against whom I never knew anything to be alleged, had general charge of this system. A controversy in regard to it rapidly grew into almost unmanageable proportions. One side ignored the necessity and magnified the evils of the system, while the other ignored the evils and magnified the necessity, and each bitterly assailed the motives of the other. I could not fail to see that the controversy enlarged in the same proportion as the professed Union men there distinctly took sides in the opposing political parties. I exhausted my wits, and very nearly my patience also, in efforts to convince both that the evils they charged on each other were inherent in the case, and could not be cured by giving either party a victory over the other.
Plainly the initiatory system was not to be perpetual, and it was plausibly urged that it could be modified at once with advantage. The case could hardly be worse, and whether it could be made better could only be determined by a trial. In this view, and not to ban or brand General Curtis, or to give a victory to any party, I made the change of commander for the department.
I now learn that soon after this change Mr. Dick was removed, and that Mr. Broadhead, a gentleman of no less good character, was put in the place. The mere fact of this change is more distinctly complained of than is any conduct of the new officer or other consequence of the change. I gave the new commander his instructions as to the administration of the system mentioned, beyond what is contained in the private letter, afterward surreptitiously published in which I directed him to act solely for the public good and independently of both parties . Neither anything you have presented me nor anything I have otherwise learned has convinced me that he has been unfaithful to this charge.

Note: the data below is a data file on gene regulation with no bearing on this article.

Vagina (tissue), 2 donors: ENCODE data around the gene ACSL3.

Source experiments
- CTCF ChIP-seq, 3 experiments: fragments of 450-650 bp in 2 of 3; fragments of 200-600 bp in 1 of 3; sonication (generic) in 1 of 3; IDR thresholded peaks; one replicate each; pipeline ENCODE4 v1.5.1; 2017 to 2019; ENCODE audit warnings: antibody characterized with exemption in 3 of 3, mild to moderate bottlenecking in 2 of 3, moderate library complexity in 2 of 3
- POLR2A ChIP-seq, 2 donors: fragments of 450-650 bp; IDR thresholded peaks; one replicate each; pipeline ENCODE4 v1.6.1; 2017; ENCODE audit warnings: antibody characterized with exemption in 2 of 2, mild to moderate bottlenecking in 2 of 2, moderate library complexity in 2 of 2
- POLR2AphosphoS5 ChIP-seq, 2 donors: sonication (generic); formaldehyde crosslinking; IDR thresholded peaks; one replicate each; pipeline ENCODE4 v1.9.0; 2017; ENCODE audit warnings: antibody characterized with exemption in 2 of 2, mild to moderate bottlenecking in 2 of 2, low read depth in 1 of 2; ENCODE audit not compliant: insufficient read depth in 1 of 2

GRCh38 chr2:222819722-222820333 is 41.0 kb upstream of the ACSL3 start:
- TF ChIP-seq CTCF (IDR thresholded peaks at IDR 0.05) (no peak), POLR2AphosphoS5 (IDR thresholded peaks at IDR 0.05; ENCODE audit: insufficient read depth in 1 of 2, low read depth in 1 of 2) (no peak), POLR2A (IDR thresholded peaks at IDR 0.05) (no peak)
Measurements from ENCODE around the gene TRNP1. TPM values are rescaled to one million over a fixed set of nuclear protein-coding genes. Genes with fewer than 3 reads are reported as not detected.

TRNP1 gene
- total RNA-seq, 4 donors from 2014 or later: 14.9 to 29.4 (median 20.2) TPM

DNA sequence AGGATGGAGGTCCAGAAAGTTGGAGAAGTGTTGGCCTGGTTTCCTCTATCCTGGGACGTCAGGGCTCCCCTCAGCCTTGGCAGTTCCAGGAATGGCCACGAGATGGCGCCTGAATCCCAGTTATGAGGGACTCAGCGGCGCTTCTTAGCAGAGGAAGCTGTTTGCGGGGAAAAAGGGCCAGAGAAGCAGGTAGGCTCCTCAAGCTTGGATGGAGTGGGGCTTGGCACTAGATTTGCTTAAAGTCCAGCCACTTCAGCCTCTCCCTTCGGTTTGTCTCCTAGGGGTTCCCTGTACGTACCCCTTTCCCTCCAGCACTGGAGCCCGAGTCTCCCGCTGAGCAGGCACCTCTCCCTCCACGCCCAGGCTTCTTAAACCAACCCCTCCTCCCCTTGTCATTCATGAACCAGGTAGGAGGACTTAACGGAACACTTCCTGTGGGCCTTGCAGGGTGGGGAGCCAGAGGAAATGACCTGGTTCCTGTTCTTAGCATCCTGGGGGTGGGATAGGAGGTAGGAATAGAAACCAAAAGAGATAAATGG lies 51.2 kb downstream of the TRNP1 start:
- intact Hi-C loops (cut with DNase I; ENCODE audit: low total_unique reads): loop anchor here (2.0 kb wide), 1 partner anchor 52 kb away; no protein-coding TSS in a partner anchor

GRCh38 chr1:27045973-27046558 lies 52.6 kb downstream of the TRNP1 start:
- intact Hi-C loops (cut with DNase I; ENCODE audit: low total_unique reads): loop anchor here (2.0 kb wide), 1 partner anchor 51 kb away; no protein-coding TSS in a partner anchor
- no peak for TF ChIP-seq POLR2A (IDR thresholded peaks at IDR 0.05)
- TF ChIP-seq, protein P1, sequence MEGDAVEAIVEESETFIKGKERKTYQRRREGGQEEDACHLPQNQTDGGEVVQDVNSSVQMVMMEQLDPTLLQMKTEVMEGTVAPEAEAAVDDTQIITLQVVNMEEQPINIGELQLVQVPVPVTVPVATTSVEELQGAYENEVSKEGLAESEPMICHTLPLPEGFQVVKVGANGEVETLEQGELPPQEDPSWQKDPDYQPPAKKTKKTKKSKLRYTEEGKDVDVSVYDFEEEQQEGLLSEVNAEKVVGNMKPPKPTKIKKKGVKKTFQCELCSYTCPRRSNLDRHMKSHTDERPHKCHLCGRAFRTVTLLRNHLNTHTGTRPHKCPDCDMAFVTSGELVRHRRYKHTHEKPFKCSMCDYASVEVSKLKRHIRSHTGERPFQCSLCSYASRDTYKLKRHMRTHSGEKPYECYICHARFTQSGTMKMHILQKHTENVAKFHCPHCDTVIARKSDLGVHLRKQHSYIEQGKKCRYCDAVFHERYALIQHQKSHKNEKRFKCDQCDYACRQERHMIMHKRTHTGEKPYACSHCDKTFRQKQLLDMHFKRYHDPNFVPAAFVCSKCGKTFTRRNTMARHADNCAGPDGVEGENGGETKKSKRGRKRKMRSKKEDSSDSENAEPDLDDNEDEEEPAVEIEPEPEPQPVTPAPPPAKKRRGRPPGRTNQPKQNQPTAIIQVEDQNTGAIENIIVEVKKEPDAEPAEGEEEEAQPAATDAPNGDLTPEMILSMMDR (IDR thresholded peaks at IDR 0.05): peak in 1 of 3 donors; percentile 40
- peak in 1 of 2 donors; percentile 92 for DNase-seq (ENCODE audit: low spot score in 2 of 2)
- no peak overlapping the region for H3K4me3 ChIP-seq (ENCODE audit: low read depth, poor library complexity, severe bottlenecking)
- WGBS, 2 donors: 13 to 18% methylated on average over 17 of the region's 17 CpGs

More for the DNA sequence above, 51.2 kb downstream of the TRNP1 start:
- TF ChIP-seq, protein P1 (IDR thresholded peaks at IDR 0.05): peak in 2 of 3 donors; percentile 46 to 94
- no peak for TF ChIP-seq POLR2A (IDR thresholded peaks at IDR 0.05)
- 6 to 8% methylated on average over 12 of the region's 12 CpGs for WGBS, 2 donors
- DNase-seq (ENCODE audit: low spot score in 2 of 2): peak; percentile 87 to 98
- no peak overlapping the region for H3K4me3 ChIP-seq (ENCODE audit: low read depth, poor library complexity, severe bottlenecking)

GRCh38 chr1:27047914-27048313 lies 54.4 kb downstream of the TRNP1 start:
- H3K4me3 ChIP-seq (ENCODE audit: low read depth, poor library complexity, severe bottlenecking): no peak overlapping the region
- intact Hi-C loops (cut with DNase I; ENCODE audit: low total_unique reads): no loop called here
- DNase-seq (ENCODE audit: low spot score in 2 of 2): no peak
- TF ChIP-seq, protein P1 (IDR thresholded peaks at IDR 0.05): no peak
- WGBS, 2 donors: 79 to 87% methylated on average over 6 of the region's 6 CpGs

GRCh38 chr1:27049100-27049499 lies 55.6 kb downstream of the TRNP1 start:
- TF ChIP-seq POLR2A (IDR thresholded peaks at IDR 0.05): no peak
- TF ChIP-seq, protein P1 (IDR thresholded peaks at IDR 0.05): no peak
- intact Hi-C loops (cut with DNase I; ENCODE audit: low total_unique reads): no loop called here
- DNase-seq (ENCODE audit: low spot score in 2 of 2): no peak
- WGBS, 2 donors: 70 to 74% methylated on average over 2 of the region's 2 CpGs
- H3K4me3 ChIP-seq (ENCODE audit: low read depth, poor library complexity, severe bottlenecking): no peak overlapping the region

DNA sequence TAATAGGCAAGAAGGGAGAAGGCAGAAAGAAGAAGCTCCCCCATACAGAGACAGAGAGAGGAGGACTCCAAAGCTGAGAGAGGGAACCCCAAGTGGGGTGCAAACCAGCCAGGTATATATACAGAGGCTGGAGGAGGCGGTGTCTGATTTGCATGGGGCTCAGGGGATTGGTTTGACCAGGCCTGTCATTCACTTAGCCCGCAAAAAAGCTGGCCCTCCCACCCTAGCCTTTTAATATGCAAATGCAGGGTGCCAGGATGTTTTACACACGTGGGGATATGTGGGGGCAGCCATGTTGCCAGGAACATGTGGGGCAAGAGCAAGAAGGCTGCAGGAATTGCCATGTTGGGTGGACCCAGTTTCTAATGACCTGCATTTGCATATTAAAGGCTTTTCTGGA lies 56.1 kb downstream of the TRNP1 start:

Imbecility is urged as one cause of removing General Schofield, and the late massacre at Lawrence, Kans., is preferred as evidence of that imbecility. To my mind that fact scarcely tends to prove the proposition. That massacre is only an example of what Grierson, John [H.] Morgan, and many others might have repeatedly done in their respective raids, had they chosen to incur the personal hazard and possessed the fiendish hearts to do it.
The charge is made that General Schofield, on purpose to protect the Lawrence murderers, would not allow them to be pursued in Missouri. While no punishment could be too sudden or too severe for those murderers. I am well satisfied that the preventing of the threatened remedied raid into Missouri was the only safe way to avoid all indiscriminate massacre thus including probably more innocent than guilty. Instead of condemning, I therefore approve what I understand General Schofield did in that latter respect.
The charges that General Schofield has purposely with held protection from loyal people, and purposely facilitated the objects
of the disloyal are altogether beyond my power of belief. I do not arraign the veracity of gentlemen as to the facts complained of, but I do more than question the judgment which would infer that those facts occurred in accordance with the purposes of General Schofield.
With my present views, I must decline to remove General Schofield. In this I decide nothing against General Butler. I sincerely wish it was convenient to assign him a suitable command. In order to meet some existing evils, I have addressed a letter of instructions to General Schofield, a copy of which I inclose to you.*
As to the Enrolled Militia, I shall endeavor to ascertain better than I now know what is its exact value. Let me say now, however, that
*See p. 585